What makes your book worthy is your message, your story, your intent, and how your book is received by the people who read it.
It’s not a dusty old dude in an ivory tower, arbitrarily deciding which mainstream voice he’s gonna put out next because it fits his idea of what is worth publication.
Traditional publishing gets it wrong all the time. It misses out on incredible books from independent authors all the time, for a range of reasons.
But with the rise of independent publishing, of Amazon (say what you like about that company, it opened up a wonderful new world for writers), of Ingram Spark and other organisations, the traditional gatekeepers are becoming increasingly irrelevant.
Of course, democratising publishing means anyone can publish any old dross—and they do, including the glorified business cards I mentioned—but it also opens the doors wide for all of us.
Especially those voices which have been marginalised by traditional publishing.
The traditional publishing model isn’t changing fast enough, but with the rise of independent publishing, it doesn’t really have to (although I hope it does). Traditional publishing will adapt, or die.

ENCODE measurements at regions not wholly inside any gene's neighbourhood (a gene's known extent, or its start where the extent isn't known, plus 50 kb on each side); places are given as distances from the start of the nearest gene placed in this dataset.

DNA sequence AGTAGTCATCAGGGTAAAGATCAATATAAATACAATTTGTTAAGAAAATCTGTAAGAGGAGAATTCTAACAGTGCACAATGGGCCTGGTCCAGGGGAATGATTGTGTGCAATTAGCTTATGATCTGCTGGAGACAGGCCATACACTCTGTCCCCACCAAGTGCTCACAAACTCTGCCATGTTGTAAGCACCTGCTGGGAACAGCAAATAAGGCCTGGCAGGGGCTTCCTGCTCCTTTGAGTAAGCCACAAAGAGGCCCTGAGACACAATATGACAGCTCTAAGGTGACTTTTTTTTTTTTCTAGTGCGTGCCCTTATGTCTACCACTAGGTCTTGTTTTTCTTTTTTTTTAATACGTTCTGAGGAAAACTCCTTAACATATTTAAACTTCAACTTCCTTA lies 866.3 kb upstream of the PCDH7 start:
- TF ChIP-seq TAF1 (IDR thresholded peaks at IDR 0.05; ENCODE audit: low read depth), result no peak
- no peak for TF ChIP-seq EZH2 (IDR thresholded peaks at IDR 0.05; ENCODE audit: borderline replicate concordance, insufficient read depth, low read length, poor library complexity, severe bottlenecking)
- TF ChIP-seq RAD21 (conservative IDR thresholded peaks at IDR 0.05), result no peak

And as for you—
Don’t hang all your hopes on a book deal.
Don’t think your book won’t be “legitimate” if you independently publish it.
Don’t think that independent publishing is “vanity publishing.”
The new vanity publishing?
Chasing the book deal is vanity—yep, I said it. If the reason you’re chasing the deal is because you think only traditionally published books are worthy books, sit with that for a bit and consider why you believe this.
Consider why you might think that someone with a seat at a great big table should be the arbiter of what’s valuable and what is not.
And look: a traditional book deal won’t necessarily get you in front of more readers. It won’t necessarily bring you national radio and TV interviews, spots on celebrity book clubs, and all the shinies.
It might… but there’s no guarantee. So don’t hold out for it.
If you’ve written a book, or you want to write a book, you should be proud, whether you have a book deal or not. It’s an amazing achievement that most people will never do.
Getting a traditional book deal can be incredible, but it’s not a measure of how good your book is, or whether it’s worthy of printing. (Piers Morgan got his poisonous book traditionally published, for gods sake.)
If your book helps even one person to live a fuller, kinder, more expressive or creative life, then it’s worthy.
So let’s try that old conversation again, shall we?
“You’re an author? That’s so cool!”
“Thank you! I have so many notes from people who love it, and whose lives have changed for the better after reading it. I’m really proud of my book.”
And hey! If you’re thinking about writing your weird and wonderful book but you’d like some help along the way, I am looking for two new private coaching clients to join me on my 6-month Creative Book Coaching Adventure. Find out more here—and if you have questions, contact me here.
Notes in the Margin